In his State of the State address, Gov. Wes Moore stated his aim of eliminating child poverty in Maryland. His budget includes a permanent extension of the enhanced state EITC, expansion of the state Child Tax Credit (which has historically been limited and temporary) and a proposal to expand the military tax exemption. The governor campaigned on more equitable taxes, but not on raising taxes. He has also proposed eliminating the state's estate or inheritance taxes. Meanwhile, Maryland's tax on digital advertising on tech giants such as Amazon, Facebook, Google and Microsoft is making its way through the courts. And lawmakers have held a hearing on a corporate tax transparency proposal that would require publicly traded corporations to disclose on their state tax returns their effective tax rate, how the rate was calculated, and the impact of any credits, deductions, and adjustments.


Gov. Maura Healey formally unveiled details of her tax plan, which includes a $600 child and dependent tax credit, an increase to the estate tax threshold from $1 million to $3 million, and a cut to the short-term capital gains rate from 12 to 5 percent. The legislature is focused on implementation of the Fair Share Amendment, the successful 2022 ballot initiative that creates a 4 percent surcharge on income over $1 million to fund education and transportation projects.


Gov. Gretchen Whitmer signed into law a nearly $1 billion dollar tax cut. The law will increase the state’s EITC from 6 percent to 30 percent of the federal EITC. It will also gradually phase out the limits on the amount of retirement and pension income that can be deducted from taxable income, as well as expand complete retirement income exemptions from taxable income for specific public employees. A 2015 state law, a tax trigger that tied the income tax to revenues, is expected to soon decrease revenue by another $700 million by lowering the state’s income tax rate to 4.05%. Democrats are exploring ways to prevent a triggered automatic income tax rate cut by putting money toward business subsidies. The Democrats have a trifecta in Michigan after flipping both chambers.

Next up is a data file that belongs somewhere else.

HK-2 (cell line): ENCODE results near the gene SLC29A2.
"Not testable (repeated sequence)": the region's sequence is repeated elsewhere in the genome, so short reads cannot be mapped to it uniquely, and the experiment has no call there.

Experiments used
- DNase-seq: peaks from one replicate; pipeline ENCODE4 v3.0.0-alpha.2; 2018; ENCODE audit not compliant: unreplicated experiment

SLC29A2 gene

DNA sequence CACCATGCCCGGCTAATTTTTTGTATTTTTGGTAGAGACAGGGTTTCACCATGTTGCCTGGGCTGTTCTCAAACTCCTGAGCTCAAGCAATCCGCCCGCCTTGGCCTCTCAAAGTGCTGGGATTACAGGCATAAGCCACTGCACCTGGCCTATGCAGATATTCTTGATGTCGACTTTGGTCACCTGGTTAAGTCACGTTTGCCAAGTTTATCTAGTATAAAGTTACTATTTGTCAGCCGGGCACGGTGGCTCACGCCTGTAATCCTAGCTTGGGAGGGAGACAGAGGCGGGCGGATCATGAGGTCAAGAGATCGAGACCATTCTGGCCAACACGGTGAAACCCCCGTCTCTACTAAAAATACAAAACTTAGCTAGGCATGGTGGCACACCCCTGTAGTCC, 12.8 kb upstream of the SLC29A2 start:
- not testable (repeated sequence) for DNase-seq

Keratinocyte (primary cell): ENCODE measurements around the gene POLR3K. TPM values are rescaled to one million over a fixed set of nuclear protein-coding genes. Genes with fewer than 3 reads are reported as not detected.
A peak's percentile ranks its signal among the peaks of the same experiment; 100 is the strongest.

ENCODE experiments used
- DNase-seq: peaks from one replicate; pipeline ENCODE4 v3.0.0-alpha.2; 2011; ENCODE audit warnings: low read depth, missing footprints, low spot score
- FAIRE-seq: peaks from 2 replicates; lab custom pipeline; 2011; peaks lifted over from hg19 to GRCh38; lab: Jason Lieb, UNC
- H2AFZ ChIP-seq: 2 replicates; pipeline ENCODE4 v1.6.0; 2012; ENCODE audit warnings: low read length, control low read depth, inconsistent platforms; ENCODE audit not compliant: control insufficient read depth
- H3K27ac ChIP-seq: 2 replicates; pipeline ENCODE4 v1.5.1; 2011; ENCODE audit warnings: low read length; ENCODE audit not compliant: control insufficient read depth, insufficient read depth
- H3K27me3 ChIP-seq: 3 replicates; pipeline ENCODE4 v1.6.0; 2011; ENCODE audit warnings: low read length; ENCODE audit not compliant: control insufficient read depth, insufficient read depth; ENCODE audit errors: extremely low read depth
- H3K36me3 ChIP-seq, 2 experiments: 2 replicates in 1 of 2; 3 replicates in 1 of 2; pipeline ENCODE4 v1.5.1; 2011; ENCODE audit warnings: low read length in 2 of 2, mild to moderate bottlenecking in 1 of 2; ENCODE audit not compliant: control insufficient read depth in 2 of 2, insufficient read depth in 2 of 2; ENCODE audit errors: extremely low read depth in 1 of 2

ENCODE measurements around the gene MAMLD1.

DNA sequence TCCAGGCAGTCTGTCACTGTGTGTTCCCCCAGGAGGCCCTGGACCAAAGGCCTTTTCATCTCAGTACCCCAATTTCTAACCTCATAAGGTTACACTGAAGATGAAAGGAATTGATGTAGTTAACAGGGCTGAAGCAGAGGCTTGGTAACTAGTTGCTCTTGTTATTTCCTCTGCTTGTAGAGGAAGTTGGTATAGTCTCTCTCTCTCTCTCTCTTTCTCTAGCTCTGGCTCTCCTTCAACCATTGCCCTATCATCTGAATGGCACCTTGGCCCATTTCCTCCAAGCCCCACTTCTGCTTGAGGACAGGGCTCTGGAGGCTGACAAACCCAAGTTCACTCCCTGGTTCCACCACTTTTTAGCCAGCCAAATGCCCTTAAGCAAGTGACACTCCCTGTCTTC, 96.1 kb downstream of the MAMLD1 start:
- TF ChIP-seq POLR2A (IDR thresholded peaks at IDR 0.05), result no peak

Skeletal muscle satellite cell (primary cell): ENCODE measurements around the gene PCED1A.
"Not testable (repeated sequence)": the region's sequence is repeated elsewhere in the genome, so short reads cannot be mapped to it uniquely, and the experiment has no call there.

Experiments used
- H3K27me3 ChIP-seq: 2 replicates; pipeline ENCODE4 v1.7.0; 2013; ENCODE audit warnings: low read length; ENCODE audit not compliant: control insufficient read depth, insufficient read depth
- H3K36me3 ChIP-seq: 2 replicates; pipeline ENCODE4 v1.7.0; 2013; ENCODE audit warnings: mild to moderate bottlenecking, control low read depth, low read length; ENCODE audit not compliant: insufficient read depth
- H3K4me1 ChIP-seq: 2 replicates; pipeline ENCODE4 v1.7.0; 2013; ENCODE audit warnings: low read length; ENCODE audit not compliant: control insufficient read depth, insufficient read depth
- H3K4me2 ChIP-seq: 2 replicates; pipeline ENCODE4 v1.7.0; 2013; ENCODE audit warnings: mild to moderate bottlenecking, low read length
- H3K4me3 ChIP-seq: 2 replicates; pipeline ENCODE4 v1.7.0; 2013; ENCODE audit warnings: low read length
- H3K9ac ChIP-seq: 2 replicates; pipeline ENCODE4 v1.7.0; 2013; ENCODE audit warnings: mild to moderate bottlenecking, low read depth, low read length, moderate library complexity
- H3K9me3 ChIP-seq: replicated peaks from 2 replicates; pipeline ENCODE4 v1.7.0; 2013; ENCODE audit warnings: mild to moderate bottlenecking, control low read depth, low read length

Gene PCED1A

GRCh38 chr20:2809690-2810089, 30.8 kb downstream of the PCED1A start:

Republican lawmakers released their tax plan, which includes rebate checks of up to $2,500, eliminating tax on Social Security income, and a temporary $1,800 Child Tax Credit. Gov. Tim Walz's bold budget proposal includes a number of revenue raisers, including a new payroll tax for paid family and medical leave, a 1.5 percent tax on gains and dividends between $500,000 and $1 million, and a 4 percent tax on gains over $1 million. The proposal would also create a new $1,000 refundable Child Tax Credit for qualifying children, provide an expansion of the state child and dependent care credit, rebate checks, $219 million for reductions to taxes on Social Security benefits, and cannabis legalization. The Democrats have a trifecta in Minnesota after flipping the Senate.

Read more on the governor's budget proposal from the Minnesota Budget Project.


Due to lack of agreement between House and Senate members, it does not appear that tax cuts or rebates are likely to happen this session. Many lawmakers seem hesitant to make further cuts on top of those that were put in place just last year. In his State of the State address, Gov. Tate Reeves again reiterated his desire to eliminate the state's income tax. He also wants to create a child and dependent care tax credit and a deduction for child care supplies. Speaker Gunn also proposed a range of income tax cuts short of full elimination, which include speeding up the existing income tax cut phase-in and reducing the top income tax bracket from 3.75 to 3.5 percent. Alternatively, the Lt. Governor is promoting an income tax rebate plan and a reduction to the state's 7 percent grocery tax, and a bill to make this reduction has now been introduced. Under HB 531 in 2022, Mississippi moved to a flat 4 percent income tax rate over four years. That legislation contains language stating that the legislature will revisit the cut and consider full income tax elimination leading up to 2026.